Twelve "onlinestars" awarded in berlin.
The church of the holy spirit in berlin-kreuzberg probably hasn’t been this full in decades: shortly before 8 p.M., festively dressed people in black suits and evening gowns lined up at the entrance. Bodyguards checked invitations. A row of gentlemen in "men in black"-look with dark sunglasses loitered next to bouquets of flowers and torches and ladies in black minidresses poured out champagne.
Inside the church there was no more free space. The visitors huddled between camera teams and photographers, in front of the altar a large screen flashed multimedia images into the audience, and only the song books behind the buffet table reminded them that they were in a place of worship and not at a party of the rich and famous.
But anyone who suspected a celebrity wedding or the christening of german aristocratic offspring behind the coarse station was mistaken: the audience in the kreuzberg church had not come to pay homage to god, but to their industry and their own success. For in the heilig-geist-kirche (church of the holy spirit) on sunday evening, the "onlinestar 99" was awarded. The internet magazine "com!Online" awarded the first prize for german websites during the berlin consumer electronics fair. In twelve categories 48 internet offers were announced to the vote; 410,827 votes were paid at the election, which took place from 18. June to 8. August. At the award ceremony, a square plexiglass trophy, the german internet industry had its first opportunity to show its chic side and celebrate itself.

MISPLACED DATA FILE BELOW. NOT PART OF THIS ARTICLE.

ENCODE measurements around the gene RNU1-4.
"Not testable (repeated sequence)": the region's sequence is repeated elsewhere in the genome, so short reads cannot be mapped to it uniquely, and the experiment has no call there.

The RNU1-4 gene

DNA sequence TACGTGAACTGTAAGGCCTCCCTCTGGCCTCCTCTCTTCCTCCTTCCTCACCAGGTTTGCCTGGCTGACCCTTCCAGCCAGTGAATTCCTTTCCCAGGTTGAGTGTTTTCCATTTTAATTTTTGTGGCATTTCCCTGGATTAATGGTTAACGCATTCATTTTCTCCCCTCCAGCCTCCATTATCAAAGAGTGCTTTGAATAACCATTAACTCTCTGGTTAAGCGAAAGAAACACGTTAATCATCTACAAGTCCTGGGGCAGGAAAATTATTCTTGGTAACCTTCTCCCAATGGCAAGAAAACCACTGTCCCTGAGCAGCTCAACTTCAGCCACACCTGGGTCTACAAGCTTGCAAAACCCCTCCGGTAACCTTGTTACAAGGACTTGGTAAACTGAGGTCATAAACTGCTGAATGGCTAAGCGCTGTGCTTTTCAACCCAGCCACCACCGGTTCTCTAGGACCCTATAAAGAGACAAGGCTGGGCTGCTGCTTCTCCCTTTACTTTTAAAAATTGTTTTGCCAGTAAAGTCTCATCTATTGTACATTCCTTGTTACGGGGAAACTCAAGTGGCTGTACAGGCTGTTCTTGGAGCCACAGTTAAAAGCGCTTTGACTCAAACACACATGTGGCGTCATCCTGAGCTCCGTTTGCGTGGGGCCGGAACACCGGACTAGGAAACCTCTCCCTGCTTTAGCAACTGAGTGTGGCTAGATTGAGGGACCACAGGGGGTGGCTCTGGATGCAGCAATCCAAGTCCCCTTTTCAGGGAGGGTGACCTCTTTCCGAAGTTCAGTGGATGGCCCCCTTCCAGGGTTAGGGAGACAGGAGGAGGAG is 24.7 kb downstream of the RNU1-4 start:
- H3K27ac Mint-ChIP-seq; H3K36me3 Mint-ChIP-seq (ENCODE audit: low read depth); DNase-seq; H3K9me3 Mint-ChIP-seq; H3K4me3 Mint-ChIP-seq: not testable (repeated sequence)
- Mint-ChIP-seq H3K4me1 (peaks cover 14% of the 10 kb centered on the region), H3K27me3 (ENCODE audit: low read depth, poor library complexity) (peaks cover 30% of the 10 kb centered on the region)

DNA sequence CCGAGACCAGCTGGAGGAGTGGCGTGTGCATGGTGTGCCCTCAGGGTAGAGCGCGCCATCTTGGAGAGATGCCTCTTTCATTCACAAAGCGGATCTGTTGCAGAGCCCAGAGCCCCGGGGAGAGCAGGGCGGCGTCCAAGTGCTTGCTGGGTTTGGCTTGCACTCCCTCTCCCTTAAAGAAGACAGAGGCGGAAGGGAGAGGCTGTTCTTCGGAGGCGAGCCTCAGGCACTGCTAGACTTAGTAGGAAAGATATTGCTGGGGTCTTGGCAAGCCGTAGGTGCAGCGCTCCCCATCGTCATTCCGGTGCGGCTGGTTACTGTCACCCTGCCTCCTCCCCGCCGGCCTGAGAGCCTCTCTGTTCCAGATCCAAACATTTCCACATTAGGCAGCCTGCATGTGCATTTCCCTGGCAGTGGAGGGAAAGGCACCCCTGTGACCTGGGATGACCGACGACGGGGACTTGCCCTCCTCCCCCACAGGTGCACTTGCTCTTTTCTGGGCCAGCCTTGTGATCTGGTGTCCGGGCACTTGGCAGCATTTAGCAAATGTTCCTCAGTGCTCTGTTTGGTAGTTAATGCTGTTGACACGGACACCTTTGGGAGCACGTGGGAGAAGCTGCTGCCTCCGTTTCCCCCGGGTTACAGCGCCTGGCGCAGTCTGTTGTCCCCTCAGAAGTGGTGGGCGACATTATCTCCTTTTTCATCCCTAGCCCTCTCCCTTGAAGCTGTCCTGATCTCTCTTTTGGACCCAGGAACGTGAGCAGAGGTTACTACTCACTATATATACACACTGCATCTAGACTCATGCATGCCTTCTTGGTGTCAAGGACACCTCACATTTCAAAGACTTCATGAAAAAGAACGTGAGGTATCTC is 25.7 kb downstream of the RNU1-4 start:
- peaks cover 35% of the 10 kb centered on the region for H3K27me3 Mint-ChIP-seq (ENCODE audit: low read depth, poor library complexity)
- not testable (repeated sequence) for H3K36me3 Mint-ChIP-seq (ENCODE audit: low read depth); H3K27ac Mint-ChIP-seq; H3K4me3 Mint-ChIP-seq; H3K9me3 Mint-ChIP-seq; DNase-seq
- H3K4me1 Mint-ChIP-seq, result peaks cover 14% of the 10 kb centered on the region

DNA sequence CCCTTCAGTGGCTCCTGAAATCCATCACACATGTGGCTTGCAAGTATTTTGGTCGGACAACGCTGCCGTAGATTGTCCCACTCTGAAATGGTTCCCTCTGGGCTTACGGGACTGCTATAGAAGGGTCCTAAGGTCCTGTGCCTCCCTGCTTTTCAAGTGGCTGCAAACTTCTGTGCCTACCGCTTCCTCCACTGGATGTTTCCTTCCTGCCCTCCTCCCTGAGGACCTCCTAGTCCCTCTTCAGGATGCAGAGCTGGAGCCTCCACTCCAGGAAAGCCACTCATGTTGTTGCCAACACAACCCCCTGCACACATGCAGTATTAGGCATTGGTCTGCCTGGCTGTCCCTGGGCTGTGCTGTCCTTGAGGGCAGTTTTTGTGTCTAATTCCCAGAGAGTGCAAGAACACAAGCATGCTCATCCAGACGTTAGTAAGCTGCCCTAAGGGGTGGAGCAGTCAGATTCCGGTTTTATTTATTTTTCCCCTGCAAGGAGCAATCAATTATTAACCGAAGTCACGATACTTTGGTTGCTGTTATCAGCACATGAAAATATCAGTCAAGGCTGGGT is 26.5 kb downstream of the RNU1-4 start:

Instead of pimply young web designers in baggy jeans and oversized t-shirts, net entrepreneurs in respectable evening dress were on show at the ceremony. When the more than 1000 young and not-so-young internet nouveau-riches gathered at the "onlinestar"-award ceremony were meant to give an accurate impression of the state of the german net industry, then the industry has outgrown the phase of garage companies. Judging by the dress code, the party could have been one of the industry meetings of german private television stations or advertising agencies.
Of course, there is still the mid-twenties who are still a bit surprised that they have suddenly become the boss: the guys from the internet auction house alando, who accepted their prize in t-shirts of the new parent company ebay and stormed the stage with the entire staff, were obviously surprised themselves by their success and afterwards lay in each other’s arms like a streetball team that has won a local tournament. But most of the web entrepreneurs were dressed in discreet double-breasted suits to receive their awards and answer a few questions.
Of course, the whole event did not yet reach the level of the american webbyawards. This was not least due to the hopelessly overburdened moderators sibylle nicolai (zdf) and julian patzak (radio 100,6 berlin), whose comments and questions demonstrated a widespread ignorance of the subject matter and at times created the atmosphere of a church charity raffle. Also the show interludes of the weather girls and angel mckay (the announced lou vega had let himself be excused) did not necessarily provide for an exuberant party atmosphere.
But above all the categories in which votes were cast betrayed german stuffiness: "business finance", "e-banking" and "service" are obviously more important for the teutonic net scene than for example "education education", "politics" or "art". In these areas, which for example are used in the "webbyawards" there was no voting. Also the winners (well known commercial websites like "yahoo" or "amazon") did not exactly betray world-class standards, and that in germany offers such as "free of charge.De" belong to the grossest scavengers, speaks for itself. Also the website of "focus-online", one of the "media partners" of the event on the list of candidates would not have been necessary.
All this did not prevent the german weavers from besieging the ten or so buffets and counters in the garden behind the church for a long time in the warm august night, so that the waiters and waitresses could hardly keep up with serving and pouring. The german multimedia scene has its industry oscars.